Disarming Iraq: Monitoring Power and Resistance

Synopsis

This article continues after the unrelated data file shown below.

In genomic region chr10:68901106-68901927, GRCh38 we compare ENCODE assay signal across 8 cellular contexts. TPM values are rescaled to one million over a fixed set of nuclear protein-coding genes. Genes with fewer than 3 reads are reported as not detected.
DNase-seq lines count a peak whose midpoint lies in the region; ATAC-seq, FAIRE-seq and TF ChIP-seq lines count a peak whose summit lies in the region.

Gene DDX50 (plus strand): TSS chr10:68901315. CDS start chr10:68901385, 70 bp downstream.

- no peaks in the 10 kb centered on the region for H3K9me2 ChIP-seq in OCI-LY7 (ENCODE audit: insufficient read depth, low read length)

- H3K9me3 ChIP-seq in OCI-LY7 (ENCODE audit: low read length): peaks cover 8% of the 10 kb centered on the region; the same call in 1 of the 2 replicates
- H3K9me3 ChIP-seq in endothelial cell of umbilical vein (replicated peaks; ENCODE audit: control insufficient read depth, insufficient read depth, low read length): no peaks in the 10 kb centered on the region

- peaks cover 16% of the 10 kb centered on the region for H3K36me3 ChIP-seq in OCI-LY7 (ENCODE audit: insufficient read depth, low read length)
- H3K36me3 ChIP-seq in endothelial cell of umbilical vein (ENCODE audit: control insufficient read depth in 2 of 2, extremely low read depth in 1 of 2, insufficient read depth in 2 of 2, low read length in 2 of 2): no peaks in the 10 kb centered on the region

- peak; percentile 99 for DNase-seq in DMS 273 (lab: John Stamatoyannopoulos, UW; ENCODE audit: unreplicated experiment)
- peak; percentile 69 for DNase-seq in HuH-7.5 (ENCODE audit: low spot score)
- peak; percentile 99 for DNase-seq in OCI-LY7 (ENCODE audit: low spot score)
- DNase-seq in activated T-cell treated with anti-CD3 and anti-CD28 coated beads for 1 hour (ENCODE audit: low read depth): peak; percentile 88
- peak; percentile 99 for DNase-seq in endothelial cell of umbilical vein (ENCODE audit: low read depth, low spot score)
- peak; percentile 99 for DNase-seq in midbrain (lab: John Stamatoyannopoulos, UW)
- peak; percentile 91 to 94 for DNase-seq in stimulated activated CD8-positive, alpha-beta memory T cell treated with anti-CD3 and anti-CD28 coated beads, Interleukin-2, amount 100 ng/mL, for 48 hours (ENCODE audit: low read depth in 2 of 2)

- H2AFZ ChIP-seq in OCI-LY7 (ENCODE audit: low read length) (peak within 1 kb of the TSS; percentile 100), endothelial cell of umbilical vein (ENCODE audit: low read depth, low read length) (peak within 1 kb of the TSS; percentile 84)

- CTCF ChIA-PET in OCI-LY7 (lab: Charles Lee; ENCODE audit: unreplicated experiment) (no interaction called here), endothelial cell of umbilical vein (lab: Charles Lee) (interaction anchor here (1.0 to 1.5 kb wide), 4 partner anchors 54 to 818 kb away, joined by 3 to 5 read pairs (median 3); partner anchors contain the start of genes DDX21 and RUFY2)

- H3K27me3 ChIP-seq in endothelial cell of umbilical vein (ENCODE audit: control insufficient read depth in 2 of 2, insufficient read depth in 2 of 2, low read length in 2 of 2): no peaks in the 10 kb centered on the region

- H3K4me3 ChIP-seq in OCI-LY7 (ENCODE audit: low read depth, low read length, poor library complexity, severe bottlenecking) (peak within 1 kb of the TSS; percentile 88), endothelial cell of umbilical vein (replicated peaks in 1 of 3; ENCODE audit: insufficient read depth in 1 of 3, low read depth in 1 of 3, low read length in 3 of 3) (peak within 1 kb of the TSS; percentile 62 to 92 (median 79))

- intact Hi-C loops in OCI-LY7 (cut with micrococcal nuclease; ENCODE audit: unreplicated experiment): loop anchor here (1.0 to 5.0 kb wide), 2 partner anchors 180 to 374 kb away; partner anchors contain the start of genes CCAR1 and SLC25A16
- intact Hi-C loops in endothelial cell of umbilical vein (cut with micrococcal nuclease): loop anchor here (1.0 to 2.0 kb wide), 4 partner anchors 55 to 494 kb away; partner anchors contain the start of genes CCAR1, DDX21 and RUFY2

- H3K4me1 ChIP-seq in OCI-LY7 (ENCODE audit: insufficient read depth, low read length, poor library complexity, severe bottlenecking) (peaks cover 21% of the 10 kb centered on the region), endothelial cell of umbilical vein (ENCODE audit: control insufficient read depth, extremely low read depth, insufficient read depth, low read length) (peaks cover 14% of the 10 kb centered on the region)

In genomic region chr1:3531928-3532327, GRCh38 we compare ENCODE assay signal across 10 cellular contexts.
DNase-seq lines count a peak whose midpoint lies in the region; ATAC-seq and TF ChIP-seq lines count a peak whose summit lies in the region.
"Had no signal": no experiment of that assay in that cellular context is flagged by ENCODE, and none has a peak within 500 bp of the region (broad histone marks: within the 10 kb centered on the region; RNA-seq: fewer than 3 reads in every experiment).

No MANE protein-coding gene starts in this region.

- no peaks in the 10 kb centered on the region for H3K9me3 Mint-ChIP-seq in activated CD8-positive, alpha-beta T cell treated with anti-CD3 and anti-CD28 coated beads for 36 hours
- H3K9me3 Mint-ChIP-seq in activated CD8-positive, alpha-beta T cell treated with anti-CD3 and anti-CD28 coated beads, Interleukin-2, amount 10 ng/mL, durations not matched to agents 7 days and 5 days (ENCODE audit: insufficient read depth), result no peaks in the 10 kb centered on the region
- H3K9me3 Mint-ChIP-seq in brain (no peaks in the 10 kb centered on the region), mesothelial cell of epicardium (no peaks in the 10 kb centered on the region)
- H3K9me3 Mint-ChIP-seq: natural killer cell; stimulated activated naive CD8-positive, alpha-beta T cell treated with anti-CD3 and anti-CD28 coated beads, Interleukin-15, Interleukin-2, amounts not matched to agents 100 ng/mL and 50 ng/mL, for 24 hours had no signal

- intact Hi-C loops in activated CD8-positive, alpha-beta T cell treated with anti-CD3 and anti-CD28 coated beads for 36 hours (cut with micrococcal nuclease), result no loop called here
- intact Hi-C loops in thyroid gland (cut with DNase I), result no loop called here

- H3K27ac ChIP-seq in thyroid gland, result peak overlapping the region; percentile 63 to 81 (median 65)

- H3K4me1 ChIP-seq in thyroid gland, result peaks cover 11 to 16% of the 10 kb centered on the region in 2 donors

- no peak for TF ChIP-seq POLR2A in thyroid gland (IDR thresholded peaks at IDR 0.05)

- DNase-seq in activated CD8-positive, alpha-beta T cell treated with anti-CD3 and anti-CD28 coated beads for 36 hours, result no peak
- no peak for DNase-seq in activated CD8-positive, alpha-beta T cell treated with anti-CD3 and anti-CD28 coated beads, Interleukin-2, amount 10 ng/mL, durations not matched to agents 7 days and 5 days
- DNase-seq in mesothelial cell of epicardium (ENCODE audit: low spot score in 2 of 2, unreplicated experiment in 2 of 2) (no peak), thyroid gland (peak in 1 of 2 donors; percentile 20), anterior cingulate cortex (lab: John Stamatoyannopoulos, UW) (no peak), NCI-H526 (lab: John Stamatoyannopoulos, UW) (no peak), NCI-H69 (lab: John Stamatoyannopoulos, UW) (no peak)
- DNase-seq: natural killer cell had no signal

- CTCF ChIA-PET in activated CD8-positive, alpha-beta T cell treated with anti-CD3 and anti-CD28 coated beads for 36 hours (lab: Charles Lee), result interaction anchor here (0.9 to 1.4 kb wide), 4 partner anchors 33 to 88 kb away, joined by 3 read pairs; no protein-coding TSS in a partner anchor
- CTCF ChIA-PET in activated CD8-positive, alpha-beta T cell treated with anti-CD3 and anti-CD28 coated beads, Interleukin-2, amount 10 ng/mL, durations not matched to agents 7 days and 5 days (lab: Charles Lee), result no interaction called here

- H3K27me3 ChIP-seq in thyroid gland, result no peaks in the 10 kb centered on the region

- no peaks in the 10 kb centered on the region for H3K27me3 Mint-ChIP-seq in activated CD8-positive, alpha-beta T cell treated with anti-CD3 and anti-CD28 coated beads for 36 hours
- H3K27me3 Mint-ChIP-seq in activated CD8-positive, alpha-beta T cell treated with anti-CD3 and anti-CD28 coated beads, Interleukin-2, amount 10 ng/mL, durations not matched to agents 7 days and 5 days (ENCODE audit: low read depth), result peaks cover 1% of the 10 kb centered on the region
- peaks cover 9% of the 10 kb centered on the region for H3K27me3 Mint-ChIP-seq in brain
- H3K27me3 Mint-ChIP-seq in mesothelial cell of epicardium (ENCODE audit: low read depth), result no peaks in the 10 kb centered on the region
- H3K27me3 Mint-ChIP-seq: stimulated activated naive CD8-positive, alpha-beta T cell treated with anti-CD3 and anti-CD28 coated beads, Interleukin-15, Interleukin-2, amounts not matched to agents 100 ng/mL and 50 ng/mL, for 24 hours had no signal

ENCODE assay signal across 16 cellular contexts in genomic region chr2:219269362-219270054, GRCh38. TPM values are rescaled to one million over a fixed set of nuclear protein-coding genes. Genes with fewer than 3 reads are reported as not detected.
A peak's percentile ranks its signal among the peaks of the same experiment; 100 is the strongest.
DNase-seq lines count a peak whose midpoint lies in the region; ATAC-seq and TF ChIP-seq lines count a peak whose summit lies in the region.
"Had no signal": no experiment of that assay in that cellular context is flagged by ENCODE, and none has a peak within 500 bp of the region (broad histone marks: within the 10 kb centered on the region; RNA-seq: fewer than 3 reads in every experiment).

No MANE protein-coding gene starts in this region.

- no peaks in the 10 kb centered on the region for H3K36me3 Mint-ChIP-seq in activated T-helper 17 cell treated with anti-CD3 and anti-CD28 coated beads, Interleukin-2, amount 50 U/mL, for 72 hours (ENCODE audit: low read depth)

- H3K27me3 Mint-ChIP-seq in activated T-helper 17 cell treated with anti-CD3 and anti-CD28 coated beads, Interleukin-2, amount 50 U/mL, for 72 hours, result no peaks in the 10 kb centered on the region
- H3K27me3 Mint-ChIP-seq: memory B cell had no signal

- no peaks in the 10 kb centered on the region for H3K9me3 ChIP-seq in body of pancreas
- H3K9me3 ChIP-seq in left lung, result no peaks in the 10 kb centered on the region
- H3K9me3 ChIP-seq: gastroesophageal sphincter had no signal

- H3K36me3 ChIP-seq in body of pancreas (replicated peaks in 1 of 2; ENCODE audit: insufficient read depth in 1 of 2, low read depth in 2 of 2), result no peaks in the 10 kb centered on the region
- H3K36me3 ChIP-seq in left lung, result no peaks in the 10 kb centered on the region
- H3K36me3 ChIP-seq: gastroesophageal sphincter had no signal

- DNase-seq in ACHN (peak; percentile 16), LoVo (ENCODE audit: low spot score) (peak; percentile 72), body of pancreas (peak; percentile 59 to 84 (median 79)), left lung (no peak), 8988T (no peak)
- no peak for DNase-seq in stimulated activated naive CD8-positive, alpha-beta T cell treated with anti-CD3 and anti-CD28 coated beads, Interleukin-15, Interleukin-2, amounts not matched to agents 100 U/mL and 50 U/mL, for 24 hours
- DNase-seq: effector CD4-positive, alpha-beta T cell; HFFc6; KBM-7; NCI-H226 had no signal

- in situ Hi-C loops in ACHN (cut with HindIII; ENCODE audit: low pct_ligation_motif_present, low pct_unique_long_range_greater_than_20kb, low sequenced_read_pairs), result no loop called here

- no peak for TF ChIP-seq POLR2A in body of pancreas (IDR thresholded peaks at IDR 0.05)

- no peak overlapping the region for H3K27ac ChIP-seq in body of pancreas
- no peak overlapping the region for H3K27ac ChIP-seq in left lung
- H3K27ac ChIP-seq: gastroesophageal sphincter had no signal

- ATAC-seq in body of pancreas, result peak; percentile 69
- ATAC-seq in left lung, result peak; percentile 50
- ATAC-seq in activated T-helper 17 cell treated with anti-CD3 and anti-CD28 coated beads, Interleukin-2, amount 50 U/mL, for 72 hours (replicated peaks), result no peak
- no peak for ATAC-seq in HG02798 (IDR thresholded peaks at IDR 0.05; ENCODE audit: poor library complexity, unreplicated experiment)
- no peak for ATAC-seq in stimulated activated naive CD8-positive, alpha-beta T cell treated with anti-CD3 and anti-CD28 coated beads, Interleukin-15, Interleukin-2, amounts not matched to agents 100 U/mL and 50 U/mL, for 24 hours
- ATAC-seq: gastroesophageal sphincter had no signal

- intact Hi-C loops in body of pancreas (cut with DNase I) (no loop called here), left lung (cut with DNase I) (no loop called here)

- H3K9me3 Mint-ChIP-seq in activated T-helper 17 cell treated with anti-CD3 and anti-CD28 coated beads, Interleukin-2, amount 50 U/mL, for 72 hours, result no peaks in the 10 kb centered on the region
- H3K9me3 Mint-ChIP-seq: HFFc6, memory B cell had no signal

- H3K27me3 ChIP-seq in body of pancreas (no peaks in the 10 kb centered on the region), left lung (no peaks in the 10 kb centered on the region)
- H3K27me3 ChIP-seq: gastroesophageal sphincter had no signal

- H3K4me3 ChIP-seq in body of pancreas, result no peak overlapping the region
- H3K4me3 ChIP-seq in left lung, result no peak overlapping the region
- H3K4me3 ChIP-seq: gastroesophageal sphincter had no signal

The implementation of disarmament requirements imposed by the Security Council after the Second Gulf War established a strong and unequal power relationship between the United Nations and Iraq. Although the ensuing struggle over imposed disarmament has been a major issue in world politics, international relations theorists continue to ignore it. Deaver argues that this case has important theoretical implications. Using sociological insights and a behavioral approach, he examines the power relationship as well as Iraqi resistance from 1991 to 1998. Theorists are likely to find these analytical tools useful since they provide a ready means of studying the micro-foundations of power relations in generalized terms.

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